So, what it means to you?
I am hoping that you are one of those whose heart is really in it, and want to become a flight attendant. If you are kind of ambivalent, then just stick to your current job (or unemployment), and forget about flying. But if you really want it more than anything else, now is the time to get ready. I mean get ready which means having the following and be ready to get it on the internet at the drop of the hat. You need:
•To have a clear idea what airline you wish to work for (i.e. major airline vs. a commuter/feeder airline) •Your resume going back at least 10 years •Your list of residencies in the last 10 years •At least 2 references (especially if you had periods of unemployment) •Be ready for all interviews (there may be as many as 3, or even 4 interviews) •Be financially ready, because it is unlikely that airlines will be paying much for your training time (if anything) •If you are in a relationship, make sure your partner is ready for this huge change •And last but not least •Be ready for another calamity like we had with Covid-19, and be mentally and financially ready for a lay-off.
I hope you are getting this very clearly: nothing is as constant as change. Sometimes you may be taking a calculated risk, and sometimes it may backfire. But I can tell you that no matter what, you’ll never regret getting at least a taste of what this great profession is like.
This is where I intended to end the essay, but recent event proved me to be too much in a hurry. Read on:
Less Optimistic View
His is where the original “Welcome” ended. My computer was not even turned off when news popped up that put the above writ into a different perspective. If you got all pumped up and hopeful that hiring is near, cool your jets – but get ready anyway. Keep in mind the old saying: “A pessimist is an optimist with life experience.”
This country has been very fortunate to have the means to vaccinate most people who ask for it. Temporary relief gave some people a false sense of security and enforced in some the “it’s not going to happen to me” attitude. Complacency visibly sat in, and yet half through April there were up to 75,000 new daily cases nationwide, with an average of 2,500 fatalities. That can hardly earn the “under control” label.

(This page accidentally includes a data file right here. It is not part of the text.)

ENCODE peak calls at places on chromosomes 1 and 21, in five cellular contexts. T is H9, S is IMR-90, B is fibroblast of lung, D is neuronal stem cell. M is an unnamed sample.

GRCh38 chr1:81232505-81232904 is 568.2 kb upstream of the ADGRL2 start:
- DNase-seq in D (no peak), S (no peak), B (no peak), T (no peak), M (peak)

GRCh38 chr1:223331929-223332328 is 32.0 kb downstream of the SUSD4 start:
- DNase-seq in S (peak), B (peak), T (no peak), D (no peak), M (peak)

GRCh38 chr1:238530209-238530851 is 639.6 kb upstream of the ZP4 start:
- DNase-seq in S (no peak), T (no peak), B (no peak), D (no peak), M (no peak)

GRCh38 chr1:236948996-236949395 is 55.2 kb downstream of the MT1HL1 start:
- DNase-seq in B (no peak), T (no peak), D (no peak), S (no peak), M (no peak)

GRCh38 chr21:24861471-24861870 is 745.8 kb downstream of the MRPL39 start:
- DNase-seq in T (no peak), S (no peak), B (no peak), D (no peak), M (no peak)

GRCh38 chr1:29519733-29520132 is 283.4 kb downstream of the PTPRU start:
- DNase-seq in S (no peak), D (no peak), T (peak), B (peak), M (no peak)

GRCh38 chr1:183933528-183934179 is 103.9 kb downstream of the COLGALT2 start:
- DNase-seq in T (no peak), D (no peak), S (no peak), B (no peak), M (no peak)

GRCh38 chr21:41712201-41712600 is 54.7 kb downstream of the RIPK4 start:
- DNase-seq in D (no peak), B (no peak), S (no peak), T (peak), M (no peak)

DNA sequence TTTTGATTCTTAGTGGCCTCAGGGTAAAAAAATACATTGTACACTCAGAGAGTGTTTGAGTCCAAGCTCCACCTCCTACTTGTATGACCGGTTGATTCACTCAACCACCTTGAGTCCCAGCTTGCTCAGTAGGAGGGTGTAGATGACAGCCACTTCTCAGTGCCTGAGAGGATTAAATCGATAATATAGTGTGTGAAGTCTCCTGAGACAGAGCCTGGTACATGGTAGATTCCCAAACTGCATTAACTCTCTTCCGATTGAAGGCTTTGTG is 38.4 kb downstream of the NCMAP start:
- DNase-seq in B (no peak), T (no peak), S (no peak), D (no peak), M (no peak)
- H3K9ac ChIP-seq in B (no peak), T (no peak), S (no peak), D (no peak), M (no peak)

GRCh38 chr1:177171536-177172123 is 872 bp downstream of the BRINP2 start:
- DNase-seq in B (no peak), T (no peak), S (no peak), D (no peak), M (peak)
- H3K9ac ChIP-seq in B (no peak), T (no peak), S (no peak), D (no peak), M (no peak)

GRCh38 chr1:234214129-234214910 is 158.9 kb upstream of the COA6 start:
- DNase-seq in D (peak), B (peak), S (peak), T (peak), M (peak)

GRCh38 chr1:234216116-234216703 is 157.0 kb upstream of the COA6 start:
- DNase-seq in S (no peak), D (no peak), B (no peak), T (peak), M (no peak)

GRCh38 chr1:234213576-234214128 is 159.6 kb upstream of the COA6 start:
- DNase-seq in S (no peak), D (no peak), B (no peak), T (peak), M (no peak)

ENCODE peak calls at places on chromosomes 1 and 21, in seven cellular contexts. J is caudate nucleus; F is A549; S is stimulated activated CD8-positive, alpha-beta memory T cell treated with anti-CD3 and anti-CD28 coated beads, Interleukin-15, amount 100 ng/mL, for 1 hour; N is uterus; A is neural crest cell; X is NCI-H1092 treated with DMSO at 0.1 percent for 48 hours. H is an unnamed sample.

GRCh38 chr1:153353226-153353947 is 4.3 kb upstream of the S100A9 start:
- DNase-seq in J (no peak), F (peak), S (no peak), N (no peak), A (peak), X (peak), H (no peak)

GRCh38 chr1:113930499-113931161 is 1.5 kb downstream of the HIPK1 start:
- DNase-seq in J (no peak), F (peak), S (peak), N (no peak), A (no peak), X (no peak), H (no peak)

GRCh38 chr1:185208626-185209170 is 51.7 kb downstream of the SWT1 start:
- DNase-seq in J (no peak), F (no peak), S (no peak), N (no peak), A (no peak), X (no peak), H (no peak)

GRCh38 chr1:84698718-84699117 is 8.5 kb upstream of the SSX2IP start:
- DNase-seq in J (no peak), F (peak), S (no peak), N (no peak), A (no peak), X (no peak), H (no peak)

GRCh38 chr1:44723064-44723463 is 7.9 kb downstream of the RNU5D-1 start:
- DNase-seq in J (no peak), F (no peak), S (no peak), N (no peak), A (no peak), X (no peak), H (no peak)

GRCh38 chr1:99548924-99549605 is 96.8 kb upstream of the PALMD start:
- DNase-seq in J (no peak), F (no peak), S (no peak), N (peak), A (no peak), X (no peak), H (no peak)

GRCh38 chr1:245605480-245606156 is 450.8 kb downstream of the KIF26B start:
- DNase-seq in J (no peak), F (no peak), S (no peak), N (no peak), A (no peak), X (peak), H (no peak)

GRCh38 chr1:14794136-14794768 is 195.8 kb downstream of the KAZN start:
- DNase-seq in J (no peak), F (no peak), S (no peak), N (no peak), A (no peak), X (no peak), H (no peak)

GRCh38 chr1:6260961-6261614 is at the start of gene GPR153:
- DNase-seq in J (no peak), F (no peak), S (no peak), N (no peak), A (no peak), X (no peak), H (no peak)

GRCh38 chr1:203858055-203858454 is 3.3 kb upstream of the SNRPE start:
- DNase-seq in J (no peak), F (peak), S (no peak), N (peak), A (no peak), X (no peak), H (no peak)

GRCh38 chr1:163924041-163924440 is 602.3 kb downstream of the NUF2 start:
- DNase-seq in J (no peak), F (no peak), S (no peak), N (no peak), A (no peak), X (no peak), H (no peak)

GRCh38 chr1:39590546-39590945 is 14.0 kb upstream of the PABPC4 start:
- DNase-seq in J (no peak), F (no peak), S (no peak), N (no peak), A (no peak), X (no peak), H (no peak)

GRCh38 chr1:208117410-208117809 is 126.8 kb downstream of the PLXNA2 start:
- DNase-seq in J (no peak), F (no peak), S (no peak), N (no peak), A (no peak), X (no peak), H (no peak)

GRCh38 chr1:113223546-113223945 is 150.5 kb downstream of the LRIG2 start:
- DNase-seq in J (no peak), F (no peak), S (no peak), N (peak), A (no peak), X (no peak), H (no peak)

Some airlines have agreed that having the “vaccination passport” would help, but there were at least two arguments against it. One, not all people who would like to fly wanted to get vaccinated (including some airline employees), and two, it would give a rise to a new industry – counterfeit “vaccination passports.”
Some airlines have stuck by their agreement with the U.S. government and lived in overtime from the government support, keeping everyone on the payroll (unless people took voluntary leave of absence). Southwest and American have benefited from it in a big way and have invited all furloughed people back. From past experience airlines know that not everyone will come back.
Two announcements from Boeing also may have changed people’s mind. One was when a United B777 lost an engine after take-off from Denver and dropped parts of cowling (the engine metal sheet covering) in the neighborhood. What was more bothersome about this incident was the fact that even after the pilots shut off the fuel line to the damaged engine, the fire did not go out. Fortunately for everyone, the plane made it back to Denver. But imagine if the same thing happened two hours from the West Coast (the plane was destined for Hawaii). The folks on the plane might not be as lucky. Even if there were no injuries, the incident was a black eye for Boeing. Boeing was just recovering from the ”MAX Affair.”
As if that was not enough, the MAX, indeed, hit the headlines again when a simple structural adjustment like drilling a hole short-circuited several systems, the de-icing system among them. No one would have known had it not been for the fact that the test pilots simply could not start the jet at the Boeing facility in Washington state, when they wanted to take it for a test flight. Nine airplanes were taken out of use to straighten up the problem.
If you think you have heard enough about Boeing’s attention (or lack of) to detail, look for an airline that flies Airbuses. Airbus has flown quite well even during the pandemic. It made a profit during the first quarter of this year with net income about $438 million and delivered 125 commercial planes, mainly the A320 variety. There is practically no demand for the jumbos or super-jumbos at this time. Those are mainly the issues that airline executives and manufacturers need to contend with.